The coronavirus pandemic has made scouting and player evaluations even more difficult this year than in years past, so the upcoming NFL Draft will be filled with heightened uncertainty. After a second trip in three years to the College Football Playoff, the Fighting Irish will graduate a large swath of the talent that has sustained their success over the past few seasons. Many of those graduating are hoping to hear their names called this spring at the NFL Draft.
Top-projected Irish Pick
Linebacker Jeremiah Owusu-Koramoah was a star on the Irish defense this season and is the highest rated Irish player entering the upcoming draft. He is one of seven Irish players accepting invitations to the Senior Bowl, and he’s likely to be selected on the draft’s opening night. He led the defense in forced and recovered fumbles, and was second on the team in tackles with 61 over the course of the season. The team that drafts him will receive a hybrid playmaker that can both drop back into coverage and make plays in the box.
In the Trenches
Notre Dame is perennially known for its stellar offensive line, and this year is no different. The Irish graduate four of their five starting linemen from this year, and all four (Liam Eichenberg, Aaron Banks, Tommy Kraemer and Robert Hainsey) are likely to hear their names called during the draft. They will aim to add to the collection of successful NFL linemen that Notre Dame has produced.
Ade Ogundeji and Daelin Hayes, two captains of the Irish squad, are defensive linemen who should hear their names called in Cleveland. Ogundeji was a force up front for the Irish defense, leading the team with seven sacks. He will likely be selected in one of the middle rounds. Hayes had three sacks on the year and delivered one of the most memorable plays of the season: his crushing sack on third down against Clemson in double overtime. Although Hayes demonstrated his elite athleticism throughout his career at Notre Dame, his injury history may harm his draft position.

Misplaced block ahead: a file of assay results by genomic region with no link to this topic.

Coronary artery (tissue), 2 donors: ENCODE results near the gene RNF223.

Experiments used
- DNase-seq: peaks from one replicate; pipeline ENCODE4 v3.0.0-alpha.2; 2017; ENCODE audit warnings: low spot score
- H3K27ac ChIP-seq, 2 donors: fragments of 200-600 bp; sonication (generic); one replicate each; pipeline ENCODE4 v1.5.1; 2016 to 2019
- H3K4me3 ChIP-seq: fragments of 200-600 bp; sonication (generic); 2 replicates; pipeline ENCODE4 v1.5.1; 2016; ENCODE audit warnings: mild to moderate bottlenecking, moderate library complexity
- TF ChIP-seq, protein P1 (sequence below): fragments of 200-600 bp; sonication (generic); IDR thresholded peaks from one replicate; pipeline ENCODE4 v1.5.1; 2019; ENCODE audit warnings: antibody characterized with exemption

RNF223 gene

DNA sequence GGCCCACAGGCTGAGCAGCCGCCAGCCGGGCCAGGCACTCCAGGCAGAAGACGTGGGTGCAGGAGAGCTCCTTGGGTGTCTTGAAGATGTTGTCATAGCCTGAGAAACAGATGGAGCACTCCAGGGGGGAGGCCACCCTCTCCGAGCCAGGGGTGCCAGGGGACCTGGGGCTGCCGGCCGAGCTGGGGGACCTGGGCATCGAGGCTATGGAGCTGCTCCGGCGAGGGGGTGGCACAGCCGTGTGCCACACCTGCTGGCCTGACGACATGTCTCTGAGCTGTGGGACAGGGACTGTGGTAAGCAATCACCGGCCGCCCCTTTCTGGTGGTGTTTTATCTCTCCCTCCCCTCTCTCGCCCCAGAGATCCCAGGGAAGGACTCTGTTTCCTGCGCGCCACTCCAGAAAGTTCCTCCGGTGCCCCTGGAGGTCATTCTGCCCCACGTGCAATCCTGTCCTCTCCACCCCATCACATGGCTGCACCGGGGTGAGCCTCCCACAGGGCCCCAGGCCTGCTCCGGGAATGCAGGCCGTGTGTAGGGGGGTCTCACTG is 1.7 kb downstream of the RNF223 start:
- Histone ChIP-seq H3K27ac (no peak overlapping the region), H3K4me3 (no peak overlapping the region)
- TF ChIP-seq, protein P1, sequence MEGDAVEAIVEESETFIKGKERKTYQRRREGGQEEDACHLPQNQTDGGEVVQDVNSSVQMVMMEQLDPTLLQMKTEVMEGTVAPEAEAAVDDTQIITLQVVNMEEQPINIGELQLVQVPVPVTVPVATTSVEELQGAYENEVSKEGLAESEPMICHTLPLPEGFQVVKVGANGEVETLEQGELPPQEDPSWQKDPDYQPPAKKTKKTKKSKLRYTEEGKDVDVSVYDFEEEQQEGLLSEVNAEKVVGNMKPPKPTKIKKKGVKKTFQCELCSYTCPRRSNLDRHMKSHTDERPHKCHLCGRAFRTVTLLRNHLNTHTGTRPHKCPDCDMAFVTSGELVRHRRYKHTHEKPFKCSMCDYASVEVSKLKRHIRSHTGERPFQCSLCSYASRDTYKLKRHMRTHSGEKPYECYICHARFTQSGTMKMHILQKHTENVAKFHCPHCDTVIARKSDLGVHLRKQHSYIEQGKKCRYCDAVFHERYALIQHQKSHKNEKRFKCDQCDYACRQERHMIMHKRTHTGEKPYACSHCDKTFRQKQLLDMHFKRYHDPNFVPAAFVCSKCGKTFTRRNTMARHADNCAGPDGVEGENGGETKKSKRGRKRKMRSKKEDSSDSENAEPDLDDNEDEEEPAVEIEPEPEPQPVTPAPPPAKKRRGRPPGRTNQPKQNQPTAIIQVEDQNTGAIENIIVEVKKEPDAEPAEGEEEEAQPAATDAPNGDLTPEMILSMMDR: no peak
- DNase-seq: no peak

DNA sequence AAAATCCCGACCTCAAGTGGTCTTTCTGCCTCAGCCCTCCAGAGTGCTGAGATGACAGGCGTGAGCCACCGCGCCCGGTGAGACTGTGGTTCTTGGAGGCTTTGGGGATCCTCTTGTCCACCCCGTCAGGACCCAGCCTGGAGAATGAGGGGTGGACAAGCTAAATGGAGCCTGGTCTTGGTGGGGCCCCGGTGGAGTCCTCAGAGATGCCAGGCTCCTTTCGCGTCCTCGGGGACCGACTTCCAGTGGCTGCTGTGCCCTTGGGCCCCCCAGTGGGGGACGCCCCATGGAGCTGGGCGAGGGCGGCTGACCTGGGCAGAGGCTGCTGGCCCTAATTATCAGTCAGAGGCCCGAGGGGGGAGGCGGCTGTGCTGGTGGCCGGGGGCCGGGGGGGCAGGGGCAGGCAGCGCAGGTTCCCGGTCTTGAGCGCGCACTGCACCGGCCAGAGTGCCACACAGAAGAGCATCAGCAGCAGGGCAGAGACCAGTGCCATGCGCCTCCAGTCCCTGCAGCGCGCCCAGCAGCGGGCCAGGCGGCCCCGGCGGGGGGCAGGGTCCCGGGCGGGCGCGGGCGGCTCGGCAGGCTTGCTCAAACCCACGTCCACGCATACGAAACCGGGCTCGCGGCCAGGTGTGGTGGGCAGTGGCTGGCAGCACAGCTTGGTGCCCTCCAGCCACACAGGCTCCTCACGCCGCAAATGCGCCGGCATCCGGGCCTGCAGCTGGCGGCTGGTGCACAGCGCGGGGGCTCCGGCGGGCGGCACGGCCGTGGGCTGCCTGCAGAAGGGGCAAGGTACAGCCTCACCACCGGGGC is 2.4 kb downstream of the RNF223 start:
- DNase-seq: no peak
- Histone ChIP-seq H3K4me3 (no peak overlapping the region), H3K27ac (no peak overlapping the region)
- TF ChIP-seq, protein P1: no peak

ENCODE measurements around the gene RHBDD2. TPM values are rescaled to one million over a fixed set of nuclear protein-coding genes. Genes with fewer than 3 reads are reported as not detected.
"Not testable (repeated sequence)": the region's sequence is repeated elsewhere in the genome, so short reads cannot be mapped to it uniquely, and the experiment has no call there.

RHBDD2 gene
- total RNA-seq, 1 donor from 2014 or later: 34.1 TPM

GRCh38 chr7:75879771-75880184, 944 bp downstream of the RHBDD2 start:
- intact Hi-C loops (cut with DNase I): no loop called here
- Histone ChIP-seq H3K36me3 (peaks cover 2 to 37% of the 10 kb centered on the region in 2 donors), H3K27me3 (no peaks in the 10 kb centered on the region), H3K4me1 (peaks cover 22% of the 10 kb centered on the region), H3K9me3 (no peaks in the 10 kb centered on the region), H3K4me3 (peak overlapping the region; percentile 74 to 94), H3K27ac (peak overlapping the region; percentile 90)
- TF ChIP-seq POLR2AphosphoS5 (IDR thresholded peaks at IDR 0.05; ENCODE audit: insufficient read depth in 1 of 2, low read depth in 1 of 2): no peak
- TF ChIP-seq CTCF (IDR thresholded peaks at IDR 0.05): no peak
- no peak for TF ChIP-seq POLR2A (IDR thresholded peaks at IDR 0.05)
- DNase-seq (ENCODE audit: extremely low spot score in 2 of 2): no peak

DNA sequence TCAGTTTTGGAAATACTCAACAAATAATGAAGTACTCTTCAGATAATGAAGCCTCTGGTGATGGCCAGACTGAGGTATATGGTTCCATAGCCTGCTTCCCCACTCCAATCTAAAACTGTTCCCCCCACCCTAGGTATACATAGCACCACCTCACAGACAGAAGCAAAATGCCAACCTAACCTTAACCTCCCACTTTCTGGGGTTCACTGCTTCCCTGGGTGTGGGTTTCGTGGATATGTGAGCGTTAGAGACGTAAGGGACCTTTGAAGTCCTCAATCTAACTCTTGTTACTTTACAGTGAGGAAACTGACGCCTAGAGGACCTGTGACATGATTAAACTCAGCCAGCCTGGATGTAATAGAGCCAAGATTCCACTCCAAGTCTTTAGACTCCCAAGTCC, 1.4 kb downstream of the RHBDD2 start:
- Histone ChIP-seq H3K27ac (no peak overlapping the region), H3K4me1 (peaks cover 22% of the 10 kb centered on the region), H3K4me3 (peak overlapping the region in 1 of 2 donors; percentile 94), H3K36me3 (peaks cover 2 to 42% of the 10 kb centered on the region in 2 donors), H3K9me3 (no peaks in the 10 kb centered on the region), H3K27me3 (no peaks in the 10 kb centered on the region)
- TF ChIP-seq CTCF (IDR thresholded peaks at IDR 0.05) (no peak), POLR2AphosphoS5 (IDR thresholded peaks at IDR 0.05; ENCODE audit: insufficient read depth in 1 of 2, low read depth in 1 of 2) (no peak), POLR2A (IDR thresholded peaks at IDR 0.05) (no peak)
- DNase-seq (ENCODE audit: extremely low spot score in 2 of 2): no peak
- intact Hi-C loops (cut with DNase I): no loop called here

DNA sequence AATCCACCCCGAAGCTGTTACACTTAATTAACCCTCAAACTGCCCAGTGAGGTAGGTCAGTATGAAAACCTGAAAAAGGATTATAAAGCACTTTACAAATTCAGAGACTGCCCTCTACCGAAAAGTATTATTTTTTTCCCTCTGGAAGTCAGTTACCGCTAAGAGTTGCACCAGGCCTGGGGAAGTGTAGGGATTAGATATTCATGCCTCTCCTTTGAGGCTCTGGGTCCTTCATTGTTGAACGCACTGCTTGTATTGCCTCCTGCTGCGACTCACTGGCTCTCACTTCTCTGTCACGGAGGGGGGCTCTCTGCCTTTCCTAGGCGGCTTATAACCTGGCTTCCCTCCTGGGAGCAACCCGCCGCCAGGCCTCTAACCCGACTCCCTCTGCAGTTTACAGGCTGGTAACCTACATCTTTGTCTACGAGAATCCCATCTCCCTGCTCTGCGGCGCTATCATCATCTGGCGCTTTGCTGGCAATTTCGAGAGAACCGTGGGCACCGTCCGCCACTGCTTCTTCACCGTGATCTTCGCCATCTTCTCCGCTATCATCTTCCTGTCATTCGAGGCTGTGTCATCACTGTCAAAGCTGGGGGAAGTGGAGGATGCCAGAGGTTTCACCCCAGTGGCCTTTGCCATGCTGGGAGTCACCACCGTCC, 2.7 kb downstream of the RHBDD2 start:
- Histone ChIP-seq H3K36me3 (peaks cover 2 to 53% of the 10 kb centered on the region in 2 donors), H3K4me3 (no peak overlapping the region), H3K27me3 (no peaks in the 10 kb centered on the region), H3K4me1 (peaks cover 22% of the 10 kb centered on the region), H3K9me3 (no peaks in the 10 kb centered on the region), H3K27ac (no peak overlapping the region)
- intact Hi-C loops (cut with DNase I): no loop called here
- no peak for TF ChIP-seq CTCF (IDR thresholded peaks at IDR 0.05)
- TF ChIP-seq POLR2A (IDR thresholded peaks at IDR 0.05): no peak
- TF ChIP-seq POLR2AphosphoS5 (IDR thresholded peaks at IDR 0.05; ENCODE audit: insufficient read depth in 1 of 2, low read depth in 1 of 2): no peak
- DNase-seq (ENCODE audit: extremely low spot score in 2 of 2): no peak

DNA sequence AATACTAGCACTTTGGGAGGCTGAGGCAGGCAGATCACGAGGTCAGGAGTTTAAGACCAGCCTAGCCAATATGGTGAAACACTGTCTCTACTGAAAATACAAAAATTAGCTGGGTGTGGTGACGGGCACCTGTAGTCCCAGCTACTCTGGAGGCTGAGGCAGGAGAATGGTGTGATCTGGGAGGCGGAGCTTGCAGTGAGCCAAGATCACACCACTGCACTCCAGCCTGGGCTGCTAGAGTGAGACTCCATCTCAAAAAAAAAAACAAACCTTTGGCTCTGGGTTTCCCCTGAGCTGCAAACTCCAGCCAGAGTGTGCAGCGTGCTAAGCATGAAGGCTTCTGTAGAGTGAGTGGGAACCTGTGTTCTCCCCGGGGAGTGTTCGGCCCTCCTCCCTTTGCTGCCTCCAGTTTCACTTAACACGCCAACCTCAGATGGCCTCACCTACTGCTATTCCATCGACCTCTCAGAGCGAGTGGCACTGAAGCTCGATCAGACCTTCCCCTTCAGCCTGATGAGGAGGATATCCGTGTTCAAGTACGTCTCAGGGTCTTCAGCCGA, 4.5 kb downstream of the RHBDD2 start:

Skill Position Players
Ian Book, Notre Dame’s all-time-winningest quarterback, also hopes to find success in the pros. The Irish QB finished ninth in Heisman voting and has accepted an invitation to the Senior Bowl where he can attempt to increase his draft stock. He could hear his name called later in the draft, but Book’s more likely scenario is a team picking him up as an undrafted free agent.
Junior tight end Tommy Tremble also declared for the draft, leaving three years of remaining eligibility behind. Tremble, who saw his receiving role diminish slightly with the emergence of Michael Mayer this season, is a superb blocker who relishes the more physical part of his position. He will hope to add to the ranks of successful Irish tight ends in the NFL through both his blocking and pass-catching capabilities. Senior tight end Brock Wright also declared for the draft.
Finally, Ben Skowronek is another Irish player who accepted a Senior Bowl invite. The 6-foot-3 grad transfer posted 439 yards receiving and five touchdowns for the Irish this year. His size and athleticism could earn him a selection late in this year’s draft.
The unusual circumstances surrounding this college football season will lead to a more unique draft process, and talent evaluation will be more difficult than ever. The success of the Irish, combined with completing a full season, should provide a boon to the Irish players hoping to carve out careers as professional athletes